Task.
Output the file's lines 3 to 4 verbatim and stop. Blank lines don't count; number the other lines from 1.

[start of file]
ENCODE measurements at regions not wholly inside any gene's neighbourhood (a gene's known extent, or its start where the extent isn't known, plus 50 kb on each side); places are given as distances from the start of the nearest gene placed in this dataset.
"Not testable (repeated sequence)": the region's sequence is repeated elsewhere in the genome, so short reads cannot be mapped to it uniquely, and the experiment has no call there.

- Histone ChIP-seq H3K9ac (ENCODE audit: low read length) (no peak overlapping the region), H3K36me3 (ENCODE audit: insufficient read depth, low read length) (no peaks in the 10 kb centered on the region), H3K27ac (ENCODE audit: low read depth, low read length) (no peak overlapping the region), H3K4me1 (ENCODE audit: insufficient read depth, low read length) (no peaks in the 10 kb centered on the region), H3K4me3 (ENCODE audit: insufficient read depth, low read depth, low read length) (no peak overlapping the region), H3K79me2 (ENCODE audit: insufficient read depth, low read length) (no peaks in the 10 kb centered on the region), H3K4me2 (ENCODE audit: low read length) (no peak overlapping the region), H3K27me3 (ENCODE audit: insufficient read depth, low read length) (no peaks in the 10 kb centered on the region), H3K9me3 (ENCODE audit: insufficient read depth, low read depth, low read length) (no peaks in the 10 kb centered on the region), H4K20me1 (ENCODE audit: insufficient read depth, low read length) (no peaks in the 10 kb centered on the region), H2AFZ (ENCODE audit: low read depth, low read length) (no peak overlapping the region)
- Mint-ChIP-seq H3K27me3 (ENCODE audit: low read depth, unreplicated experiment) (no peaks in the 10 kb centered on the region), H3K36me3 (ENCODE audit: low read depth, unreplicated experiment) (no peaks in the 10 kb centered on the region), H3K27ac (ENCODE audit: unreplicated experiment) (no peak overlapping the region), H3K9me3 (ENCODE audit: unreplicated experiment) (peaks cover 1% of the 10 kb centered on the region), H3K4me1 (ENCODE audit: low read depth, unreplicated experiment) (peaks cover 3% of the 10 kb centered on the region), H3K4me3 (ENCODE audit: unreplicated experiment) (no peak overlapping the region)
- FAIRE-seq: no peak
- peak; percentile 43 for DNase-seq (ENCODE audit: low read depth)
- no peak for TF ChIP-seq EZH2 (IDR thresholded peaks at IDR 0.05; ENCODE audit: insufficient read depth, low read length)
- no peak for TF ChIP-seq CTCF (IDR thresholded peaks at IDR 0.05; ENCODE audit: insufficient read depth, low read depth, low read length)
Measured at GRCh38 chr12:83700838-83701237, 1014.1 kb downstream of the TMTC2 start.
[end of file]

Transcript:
- Histone ChIP-seq H3K9ac (ENCODE audit: low read length) (no peak overlapping the region), H3K36me3 (ENCODE audit: insufficient read depth, low read length) (no peaks in the 10 kb centered on the region), H3K27ac (ENCODE audit: low read depth, low read length) (no peak overlapping the region), H3K4me1 (ENCODE audit: insufficient read depth, low read length) (no peaks in the 10 kb centered on the region), H3K4me3 (ENCODE audit: insufficient read depth, low read depth, low read length) (no peak overlapping the region), H3K79me2 (ENCODE audit: insufficient read depth, low read length) (no peaks in the 10 kb centered on the region), H3K4me2 (ENCODE audit: low read length) (no peak overlapping the region), H3K27me3 (ENCODE audit: insufficient read depth, low read length) (no peaks in the 10 kb centered on the region), H3K9me3 (ENCODE audit: insufficient read depth, low read depth, low read length) (no peaks in the 10 kb centered on the region), H4K20me1 (ENCODE audit: insufficient read depth, low read length) (no peaks in the 10 kb centered on the region), H2AFZ (ENCODE audit: low read depth, low read length) (no peak overlapping the region)
- Mint-ChIP-seq H3K27me3 (ENCODE audit: low read depth, unreplicated experiment) (no peaks in the 10 kb centered on the region), H3K36me3 (ENCODE audit: low read depth, unreplicated experiment) (no peaks in the 10 kb centered on the region), H3K27ac (ENCODE audit: unreplicated experiment) (no peak overlapping the region), H3K9me3 (ENCODE audit: unreplicated experiment) (peaks cover 1% of the 10 kb centered on the region), H3K4me1 (ENCODE audit: low read depth, unreplicated experiment) (peaks cover 3% of the 10 kb centered on the region), H3K4me3 (ENCODE audit: unreplicated experiment) (no peak overlapping the region)